Most people seem to be going for some kind of denial, a hardening of the heart, and most importantly, a big dose of sentimentality- an American favorite. What I don’t see a lot of is the naming of this act as evil.

Why would this be? Most likely the reason is to name it as evil is to expect a response, a response that must go beyond sanctimonious declarations about the undesirability of war. Evil must be stopped. Evil must be fought. Too many are weary of this fact and want to avoid it, or insist that by understanding the enemy he will somehow cease wanting to kill us and therefore our duty to kill him first will be suspended. That  “acts of Christian love” those that “seek to understand more than to be understood” will somehow carry the day.

Christian love and understanding are good things. But they are not the only things. There are nations with governments and armies and those things live and breathe and will act in the world. Policies will be made, orders given and executed, some by loving Christians, some not. I would hate to put all those things in such stark opposition. You would think sometimes from our lazy pronouncements we believe that to be the case. It is not. Neither are they in perfect harmony. The whole business of justice and peace is messy and broken start to finish. Yet it must be attempted with courage, valor and humility if the innocent are to be protected. Superior firepower and information helps too.

This was a good day for me. It started rough, but I have had much prayer for me today as well as some good discussion.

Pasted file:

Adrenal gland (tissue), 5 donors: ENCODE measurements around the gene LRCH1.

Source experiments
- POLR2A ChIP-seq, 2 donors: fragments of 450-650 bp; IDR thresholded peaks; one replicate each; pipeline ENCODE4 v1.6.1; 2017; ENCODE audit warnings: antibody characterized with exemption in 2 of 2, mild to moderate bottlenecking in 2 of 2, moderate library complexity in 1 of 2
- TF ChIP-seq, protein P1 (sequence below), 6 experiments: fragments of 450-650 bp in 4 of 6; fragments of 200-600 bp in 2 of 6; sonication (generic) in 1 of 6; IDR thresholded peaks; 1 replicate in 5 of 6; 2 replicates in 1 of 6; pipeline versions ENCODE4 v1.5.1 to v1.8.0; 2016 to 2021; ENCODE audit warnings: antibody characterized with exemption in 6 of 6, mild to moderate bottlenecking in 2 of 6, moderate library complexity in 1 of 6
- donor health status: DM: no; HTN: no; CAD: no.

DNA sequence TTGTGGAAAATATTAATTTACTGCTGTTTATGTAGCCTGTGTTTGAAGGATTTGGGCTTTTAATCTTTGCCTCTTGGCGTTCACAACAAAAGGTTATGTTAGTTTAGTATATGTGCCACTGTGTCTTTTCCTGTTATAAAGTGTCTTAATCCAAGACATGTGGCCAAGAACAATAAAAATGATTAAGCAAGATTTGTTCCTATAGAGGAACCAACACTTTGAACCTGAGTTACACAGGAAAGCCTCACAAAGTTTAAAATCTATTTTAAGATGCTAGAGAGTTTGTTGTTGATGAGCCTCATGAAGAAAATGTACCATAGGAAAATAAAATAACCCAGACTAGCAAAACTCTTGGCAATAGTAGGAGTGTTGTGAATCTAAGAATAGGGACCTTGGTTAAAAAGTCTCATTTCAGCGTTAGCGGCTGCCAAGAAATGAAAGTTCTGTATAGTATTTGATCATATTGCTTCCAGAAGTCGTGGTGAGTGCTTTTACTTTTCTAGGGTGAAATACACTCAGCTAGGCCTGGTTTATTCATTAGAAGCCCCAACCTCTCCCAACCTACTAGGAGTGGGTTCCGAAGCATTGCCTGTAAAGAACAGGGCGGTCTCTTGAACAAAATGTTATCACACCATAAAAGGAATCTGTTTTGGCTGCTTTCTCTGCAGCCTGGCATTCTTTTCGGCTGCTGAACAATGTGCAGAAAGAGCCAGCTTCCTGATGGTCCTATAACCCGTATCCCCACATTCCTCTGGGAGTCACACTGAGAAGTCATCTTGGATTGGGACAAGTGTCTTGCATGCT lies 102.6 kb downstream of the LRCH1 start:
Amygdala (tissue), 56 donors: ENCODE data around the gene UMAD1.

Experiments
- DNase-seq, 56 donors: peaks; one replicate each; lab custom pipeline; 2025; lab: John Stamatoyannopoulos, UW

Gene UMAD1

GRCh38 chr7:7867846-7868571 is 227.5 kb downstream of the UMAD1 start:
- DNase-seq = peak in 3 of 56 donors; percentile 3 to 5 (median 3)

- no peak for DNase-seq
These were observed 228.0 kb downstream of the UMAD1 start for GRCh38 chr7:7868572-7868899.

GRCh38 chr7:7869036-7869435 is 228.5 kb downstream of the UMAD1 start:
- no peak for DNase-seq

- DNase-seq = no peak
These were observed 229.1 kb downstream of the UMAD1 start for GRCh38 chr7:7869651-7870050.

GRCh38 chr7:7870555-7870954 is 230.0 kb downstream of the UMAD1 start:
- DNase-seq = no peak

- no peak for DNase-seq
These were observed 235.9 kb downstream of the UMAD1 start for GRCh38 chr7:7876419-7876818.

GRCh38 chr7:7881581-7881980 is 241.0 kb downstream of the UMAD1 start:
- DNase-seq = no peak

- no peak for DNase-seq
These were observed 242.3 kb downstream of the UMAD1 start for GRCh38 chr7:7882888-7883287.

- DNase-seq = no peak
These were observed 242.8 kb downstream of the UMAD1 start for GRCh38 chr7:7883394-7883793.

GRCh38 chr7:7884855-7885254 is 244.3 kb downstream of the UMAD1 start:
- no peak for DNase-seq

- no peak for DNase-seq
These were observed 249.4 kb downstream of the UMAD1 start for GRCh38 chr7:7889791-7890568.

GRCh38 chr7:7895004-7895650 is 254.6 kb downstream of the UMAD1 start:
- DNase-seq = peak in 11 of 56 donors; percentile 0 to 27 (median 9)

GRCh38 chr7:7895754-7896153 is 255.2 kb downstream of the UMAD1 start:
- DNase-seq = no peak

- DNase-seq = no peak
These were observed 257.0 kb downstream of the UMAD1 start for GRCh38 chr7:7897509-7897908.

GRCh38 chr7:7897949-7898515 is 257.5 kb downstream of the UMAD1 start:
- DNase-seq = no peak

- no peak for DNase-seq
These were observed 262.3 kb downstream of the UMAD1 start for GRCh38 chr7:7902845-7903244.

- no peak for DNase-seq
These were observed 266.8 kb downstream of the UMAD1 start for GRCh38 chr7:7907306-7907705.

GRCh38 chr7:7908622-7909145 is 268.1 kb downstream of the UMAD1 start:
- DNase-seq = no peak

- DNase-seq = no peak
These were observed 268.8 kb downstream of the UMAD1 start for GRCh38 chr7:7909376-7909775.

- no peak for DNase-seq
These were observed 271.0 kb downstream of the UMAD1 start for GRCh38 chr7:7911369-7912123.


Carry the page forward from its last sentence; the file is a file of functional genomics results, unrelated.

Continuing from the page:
It was an intimate day. Beneath the tension and sadness we really do care for one another. We struggle to understand each other– well some more than others– but I think everyone  believes on some level that things should be better than they are today. And maybe someday they will.

I talked to my children today about the events of ten years ago. We had an illustrated book, but didn’t really read it. I just used it to explain to them why there is a war and why we pray for soldiers over there. I thought they might get scared or sad, but they didn’t. I’m hoping that’s because they took cues from the Countess and I, but it’s probably because it’s still a little too far outside their understanding. That’s OK. The world’s more full of weeping than they can understand. Grown-ups are working to protect them now. That’s what they need to know.

I am officially ending this blog, with this persona, this voice and this purpose. I will continue to have lots to say and express, but it won’t be here.

I’m sorry we broke each others hearts here. I wish I could un-read and un-hear certain comments. I might have rephrased some things, I might have pursued some arguments in a different direction, I might have presented more of the information I’m really interested in if I had the time. Too many times I got sucked into events and forgot about he big picture. I regret all that, if only for the fact that I myself may wish it had been written down here for me to look at later.

I feel at peace. It’s time to move on.

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2 Comments leave one →
  1. September 11, 2011 10:57 pm

    Also this poem by Gerard is great: http://americandigest.org/mt-archives/terrorwar/the_missing_4.php

  2. April 8, 2016 7:15 am